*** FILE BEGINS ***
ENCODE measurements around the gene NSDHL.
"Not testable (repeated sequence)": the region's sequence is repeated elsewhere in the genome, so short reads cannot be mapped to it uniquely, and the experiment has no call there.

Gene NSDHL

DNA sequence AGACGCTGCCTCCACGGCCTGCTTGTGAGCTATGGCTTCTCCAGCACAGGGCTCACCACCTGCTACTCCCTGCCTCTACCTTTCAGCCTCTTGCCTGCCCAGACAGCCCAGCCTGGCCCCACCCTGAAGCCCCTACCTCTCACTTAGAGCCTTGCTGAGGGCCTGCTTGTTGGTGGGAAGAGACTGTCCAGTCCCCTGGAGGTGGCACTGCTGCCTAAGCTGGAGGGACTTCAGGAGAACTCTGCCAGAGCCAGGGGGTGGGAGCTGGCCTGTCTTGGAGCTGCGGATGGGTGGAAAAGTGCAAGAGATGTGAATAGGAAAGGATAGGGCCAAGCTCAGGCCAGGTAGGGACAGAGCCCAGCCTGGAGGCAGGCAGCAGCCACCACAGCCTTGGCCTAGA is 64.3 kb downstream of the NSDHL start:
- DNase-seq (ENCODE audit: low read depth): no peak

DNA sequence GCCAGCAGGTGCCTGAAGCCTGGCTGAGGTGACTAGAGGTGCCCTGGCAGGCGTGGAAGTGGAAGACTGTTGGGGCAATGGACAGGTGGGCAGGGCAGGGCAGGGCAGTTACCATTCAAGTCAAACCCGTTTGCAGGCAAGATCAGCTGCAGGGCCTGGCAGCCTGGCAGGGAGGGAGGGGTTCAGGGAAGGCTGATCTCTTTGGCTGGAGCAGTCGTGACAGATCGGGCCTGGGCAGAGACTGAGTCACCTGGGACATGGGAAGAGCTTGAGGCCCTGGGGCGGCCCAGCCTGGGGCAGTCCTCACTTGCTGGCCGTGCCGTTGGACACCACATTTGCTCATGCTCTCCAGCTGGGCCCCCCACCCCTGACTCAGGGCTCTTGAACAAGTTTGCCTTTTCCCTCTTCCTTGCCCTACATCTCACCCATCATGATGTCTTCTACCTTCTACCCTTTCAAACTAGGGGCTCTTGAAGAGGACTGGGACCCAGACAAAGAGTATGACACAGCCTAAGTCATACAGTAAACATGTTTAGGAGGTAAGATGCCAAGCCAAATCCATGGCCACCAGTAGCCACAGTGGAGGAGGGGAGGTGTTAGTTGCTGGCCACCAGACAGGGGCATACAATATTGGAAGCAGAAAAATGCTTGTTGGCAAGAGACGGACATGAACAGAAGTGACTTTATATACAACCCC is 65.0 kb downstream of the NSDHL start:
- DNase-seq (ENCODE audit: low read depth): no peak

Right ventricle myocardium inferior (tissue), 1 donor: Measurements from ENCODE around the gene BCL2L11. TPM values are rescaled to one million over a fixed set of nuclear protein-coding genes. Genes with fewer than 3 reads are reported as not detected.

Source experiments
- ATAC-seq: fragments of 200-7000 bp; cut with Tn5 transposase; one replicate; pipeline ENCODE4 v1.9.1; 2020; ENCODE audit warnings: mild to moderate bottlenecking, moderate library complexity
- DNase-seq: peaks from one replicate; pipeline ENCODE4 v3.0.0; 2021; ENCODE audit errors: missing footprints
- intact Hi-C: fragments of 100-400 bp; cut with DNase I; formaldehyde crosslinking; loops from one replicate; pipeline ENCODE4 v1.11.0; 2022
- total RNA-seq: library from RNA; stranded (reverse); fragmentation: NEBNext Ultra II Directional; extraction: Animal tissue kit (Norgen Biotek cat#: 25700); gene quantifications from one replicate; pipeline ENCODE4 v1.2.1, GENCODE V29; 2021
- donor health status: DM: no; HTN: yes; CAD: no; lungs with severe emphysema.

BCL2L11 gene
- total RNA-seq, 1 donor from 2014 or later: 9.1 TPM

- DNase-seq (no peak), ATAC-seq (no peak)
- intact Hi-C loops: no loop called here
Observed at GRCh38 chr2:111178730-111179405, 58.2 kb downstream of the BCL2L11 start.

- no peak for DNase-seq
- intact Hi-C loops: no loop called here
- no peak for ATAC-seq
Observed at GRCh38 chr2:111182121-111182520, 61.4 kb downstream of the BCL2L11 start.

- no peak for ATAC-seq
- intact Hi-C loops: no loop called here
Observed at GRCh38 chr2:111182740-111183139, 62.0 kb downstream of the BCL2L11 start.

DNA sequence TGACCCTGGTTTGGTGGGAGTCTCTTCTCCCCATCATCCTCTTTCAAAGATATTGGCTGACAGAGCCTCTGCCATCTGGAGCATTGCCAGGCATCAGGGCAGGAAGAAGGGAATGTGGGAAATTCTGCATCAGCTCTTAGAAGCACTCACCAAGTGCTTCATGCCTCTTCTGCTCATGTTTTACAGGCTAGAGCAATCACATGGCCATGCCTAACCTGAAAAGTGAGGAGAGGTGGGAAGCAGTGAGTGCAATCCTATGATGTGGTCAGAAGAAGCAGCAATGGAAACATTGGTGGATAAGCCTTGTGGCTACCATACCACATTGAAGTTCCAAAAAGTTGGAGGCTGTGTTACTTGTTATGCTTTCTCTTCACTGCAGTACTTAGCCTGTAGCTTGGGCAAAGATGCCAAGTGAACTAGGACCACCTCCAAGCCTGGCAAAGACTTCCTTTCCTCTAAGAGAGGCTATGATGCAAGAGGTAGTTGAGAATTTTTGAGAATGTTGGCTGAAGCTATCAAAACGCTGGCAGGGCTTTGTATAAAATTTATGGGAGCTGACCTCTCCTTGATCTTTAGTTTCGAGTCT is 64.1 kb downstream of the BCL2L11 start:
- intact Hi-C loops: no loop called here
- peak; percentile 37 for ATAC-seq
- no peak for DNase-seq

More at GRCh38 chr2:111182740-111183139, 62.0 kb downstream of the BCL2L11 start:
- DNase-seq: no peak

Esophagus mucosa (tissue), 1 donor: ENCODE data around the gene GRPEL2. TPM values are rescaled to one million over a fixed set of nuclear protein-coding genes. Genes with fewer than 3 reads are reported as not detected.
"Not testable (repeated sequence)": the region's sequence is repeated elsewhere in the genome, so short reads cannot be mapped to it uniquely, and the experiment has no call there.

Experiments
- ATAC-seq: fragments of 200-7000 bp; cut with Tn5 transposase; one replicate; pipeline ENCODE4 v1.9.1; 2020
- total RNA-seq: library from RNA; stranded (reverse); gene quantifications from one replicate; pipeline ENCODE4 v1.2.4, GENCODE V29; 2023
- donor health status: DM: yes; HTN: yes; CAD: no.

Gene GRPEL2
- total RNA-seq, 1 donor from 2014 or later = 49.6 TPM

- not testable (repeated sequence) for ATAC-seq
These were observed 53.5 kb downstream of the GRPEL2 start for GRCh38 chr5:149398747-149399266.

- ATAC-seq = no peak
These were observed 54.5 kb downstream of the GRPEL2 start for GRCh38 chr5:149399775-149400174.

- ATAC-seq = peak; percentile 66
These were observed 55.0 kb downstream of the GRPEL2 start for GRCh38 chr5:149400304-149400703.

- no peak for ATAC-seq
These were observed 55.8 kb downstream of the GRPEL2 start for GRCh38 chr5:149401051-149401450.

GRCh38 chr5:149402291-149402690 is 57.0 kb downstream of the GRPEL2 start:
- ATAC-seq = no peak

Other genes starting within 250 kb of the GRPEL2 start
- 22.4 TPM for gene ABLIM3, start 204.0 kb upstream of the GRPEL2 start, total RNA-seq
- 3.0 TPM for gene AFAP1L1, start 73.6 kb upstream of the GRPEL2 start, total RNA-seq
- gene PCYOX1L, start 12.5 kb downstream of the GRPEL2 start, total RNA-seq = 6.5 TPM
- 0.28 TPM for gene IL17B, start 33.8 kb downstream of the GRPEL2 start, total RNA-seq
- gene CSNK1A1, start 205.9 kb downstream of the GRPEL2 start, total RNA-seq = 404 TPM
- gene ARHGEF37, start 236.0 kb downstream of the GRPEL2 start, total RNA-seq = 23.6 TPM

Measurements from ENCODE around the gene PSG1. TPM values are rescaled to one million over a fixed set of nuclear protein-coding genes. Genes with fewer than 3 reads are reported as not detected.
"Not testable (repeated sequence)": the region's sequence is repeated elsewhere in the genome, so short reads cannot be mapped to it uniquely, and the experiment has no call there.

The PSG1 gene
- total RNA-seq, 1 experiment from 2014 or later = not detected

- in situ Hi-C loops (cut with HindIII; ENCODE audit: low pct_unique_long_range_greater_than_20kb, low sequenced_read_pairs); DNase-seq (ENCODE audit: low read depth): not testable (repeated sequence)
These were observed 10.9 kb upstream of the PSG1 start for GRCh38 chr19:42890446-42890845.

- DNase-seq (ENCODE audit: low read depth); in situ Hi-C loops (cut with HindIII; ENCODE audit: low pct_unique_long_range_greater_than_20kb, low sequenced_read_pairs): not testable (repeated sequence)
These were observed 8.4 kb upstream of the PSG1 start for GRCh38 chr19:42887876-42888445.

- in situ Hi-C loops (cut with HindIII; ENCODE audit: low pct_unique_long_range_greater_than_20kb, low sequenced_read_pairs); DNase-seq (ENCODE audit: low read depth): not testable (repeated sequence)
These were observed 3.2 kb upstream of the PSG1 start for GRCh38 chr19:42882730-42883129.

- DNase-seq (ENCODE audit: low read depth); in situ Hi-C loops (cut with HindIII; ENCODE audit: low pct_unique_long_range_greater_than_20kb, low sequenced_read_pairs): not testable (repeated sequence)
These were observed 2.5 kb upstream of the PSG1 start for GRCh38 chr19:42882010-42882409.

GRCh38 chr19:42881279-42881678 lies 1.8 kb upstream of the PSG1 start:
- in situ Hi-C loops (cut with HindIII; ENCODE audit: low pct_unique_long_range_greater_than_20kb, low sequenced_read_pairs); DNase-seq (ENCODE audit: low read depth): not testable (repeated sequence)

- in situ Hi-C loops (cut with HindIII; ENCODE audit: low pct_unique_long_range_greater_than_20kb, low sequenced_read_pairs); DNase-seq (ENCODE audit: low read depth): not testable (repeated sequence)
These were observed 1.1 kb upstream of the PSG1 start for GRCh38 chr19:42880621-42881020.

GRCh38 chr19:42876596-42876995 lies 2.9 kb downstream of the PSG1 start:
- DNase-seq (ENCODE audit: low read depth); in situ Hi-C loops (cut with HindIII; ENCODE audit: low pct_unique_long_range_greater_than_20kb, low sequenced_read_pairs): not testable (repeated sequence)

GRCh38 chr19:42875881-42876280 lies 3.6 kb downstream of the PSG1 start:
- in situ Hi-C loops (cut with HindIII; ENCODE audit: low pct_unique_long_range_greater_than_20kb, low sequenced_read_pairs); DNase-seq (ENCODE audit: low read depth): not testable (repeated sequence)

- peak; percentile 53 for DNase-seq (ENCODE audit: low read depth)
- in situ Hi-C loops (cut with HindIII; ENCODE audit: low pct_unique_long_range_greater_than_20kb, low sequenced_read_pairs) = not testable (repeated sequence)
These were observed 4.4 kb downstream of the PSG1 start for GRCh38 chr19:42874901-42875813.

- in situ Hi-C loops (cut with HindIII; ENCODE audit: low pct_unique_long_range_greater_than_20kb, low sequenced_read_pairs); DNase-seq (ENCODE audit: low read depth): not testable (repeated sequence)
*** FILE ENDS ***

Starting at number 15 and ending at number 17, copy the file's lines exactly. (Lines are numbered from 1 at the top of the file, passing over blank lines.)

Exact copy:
BCL2L11 gene
- total RNA-seq, 1 donor from 2014 or later: 9.1 TPM

- DNase-seq (no peak), ATAC-seq (no peak)